As long as human beings are running them, systems of oppression will need to be drowned in the waters of the sea, or flood, or elsewhere. The Israelites themselves serve as an example. They sang and danced with their liberation on the shores, rightly so. Generations later, in possession of land and serving kings, they collectively embodied an empire that acted similar to Pharaoh and the Egyptians.

Last Monday, as our country celebrated Labor Day, I thought of all the amazing labor movement stories and protections that came about through various movements—child labor laws, safety measures, overtime, benefits, fair wages, non-discrimination. It is quite impressive and something to celebrate. But I would also be the first to admit that unions, at the heart of many of those stories, can become corrupt and greedy. Why? Because they are made up of human beings and human sin is tenacious.

It is why Martin Luther insisted that we remember our Baptism daily. Every day, we remember that we too came through waters, our sin was drowned, we were washed clean and given new life, our own liberation from sin and death. We might do well to remember that in the service of Baptism we are asked three questions: Do you renounce the devil and all the forces that defy God? Do you renounce the powers of this world that rebel against God? Do you renounce the ways of sin that draw you from God? We reply, I renounce them. How precisely does this happen? Where are we give opportunities to live out our baptismal covenant?

There is a sort of line drawn in through  our country right now that this renouncing of the devil is either done by each one of us in our daily life, through acts of kindness, or we renounce the devil by changing the big policies that guide us. Today’s Scripture passages from Exodus and Matthew show us just how ridiculous a choice the media and politicians have given us.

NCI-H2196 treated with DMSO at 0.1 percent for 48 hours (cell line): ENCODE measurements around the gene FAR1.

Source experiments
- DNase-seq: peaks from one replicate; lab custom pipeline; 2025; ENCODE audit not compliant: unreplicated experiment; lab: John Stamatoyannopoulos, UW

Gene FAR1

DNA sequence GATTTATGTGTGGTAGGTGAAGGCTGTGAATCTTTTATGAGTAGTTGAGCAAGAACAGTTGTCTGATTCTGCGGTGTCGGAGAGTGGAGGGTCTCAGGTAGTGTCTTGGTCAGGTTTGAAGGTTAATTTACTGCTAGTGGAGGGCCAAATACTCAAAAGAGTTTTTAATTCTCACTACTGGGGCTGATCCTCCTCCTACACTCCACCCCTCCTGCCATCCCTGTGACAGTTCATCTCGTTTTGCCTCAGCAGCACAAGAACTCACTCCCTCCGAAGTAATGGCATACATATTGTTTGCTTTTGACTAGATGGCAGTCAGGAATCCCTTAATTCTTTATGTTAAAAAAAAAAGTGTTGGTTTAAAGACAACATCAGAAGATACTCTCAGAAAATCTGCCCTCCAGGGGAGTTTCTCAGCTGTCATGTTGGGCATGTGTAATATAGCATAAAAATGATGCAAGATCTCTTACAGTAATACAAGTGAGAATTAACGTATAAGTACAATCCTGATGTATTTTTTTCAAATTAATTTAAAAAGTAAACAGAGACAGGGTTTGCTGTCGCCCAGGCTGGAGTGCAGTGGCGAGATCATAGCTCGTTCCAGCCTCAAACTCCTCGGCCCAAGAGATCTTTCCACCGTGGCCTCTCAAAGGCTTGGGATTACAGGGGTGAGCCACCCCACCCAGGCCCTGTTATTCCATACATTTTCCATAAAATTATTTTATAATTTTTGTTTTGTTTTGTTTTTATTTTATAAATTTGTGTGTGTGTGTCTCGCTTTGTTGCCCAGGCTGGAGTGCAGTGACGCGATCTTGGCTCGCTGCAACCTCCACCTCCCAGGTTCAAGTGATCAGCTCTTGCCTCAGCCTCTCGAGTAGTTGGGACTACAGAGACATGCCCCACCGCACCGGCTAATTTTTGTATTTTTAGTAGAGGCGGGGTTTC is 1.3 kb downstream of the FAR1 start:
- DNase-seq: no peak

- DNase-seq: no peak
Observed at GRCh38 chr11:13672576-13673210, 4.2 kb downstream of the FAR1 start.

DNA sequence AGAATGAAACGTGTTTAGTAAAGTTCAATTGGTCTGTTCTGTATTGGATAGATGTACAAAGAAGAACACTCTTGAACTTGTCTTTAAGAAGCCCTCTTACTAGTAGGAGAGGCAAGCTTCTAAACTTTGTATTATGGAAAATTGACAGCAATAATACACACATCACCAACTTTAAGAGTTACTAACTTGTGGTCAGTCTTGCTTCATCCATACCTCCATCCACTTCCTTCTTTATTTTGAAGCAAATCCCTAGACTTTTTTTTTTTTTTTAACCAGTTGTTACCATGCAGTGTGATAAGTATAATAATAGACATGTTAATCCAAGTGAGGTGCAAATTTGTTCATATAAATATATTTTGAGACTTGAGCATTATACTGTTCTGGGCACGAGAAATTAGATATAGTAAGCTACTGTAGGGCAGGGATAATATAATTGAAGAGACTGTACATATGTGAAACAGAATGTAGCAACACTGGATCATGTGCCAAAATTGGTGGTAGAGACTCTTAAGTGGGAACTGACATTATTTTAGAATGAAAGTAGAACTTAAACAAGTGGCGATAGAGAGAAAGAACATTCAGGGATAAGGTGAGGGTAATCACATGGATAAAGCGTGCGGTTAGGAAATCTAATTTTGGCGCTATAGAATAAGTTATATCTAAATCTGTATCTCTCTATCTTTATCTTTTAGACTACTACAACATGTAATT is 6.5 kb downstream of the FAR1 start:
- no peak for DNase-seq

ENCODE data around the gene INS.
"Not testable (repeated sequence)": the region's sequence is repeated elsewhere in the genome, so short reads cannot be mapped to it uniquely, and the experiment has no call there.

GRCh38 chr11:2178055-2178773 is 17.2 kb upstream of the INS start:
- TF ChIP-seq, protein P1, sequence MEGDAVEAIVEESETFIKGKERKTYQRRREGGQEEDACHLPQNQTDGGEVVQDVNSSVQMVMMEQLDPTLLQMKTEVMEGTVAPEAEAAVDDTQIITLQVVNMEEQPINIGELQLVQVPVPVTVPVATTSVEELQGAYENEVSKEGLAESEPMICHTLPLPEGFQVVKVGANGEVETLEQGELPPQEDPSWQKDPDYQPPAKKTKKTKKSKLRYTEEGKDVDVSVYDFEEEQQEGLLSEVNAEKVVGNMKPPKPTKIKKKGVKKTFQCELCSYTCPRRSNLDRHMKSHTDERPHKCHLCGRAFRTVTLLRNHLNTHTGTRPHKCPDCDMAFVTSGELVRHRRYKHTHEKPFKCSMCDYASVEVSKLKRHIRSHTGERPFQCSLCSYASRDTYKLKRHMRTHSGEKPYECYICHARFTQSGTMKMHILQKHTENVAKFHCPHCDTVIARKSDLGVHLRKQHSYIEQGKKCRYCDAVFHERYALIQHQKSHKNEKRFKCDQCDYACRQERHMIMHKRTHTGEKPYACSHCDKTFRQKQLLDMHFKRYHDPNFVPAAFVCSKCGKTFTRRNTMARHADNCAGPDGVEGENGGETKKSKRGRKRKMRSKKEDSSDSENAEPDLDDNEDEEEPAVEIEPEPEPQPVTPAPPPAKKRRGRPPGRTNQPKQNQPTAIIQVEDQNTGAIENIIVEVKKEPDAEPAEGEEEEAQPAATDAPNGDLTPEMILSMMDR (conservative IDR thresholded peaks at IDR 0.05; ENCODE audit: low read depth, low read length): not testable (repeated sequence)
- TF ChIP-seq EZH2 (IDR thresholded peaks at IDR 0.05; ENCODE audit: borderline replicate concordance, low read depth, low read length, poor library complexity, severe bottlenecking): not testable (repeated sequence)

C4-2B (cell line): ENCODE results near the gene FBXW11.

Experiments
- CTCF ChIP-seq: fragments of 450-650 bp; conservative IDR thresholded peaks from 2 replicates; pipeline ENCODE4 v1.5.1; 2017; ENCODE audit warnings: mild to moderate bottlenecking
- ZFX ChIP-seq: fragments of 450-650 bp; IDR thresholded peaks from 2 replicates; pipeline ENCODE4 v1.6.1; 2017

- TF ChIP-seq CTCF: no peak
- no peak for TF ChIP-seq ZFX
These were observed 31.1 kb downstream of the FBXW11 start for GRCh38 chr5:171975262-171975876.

Jesus tells us to forgive those close to us and also those distant from us. Forgiveness itself brings liberation for the transgressor and the one offering forgiveness. And the Exodus story shows us that a whole policy and system—Pharaoh’s system of slavery and exploitation of the Israelites, needed to be overthrown—tossed in the sea, drown forever.

Please do not think that this is an Old and New Testament distinction. There were plenty of times before Jesus’ birth when God gave instructions about how we are to treat one another up close and personal—see exhibit A—the Ten Commandments. And there were times when Jesus turned whole systems upside down—see exhibit B—his crucifixion and resurrection.

We need policy changes and we need changes of minds and hearts. It is always both/and not either/or.

I personally see the pandemic, the protests this summer, and the economy exposing policies and systems that are unjust, exploitative, and in need of reform. White bodies are valued, still, over black and brown bodies in this country in so many ways. This disparity, this many years after the Civil Rights Movement, should fill us with compassion and the drive to transform society. Racial inequalities are surely not the only part of our society that is broken, but it permeates everything—housing, income, jobs, schools, healthcare.

I certainly don’t think we need to burn it all down or, sticking with the metaphor of the day, drown it all. But change needs to happen. And as much as I would like to get everyone on board first, sometimes policy needs to come first.

What if law makers had waited for every CEO to sign-on before enacting child-labor laws? We might still be waiting. What if Lutherans had waited for every pastor and lay person in the country to be okay with ordaining women before the governing body voted for change? I might still be waiting. What if no one had thought to protect big plots of land? The west would sure look different. This year is the 30th anniversary of the Americans with Disabilities Act? What if every employer was required to approve before it became law?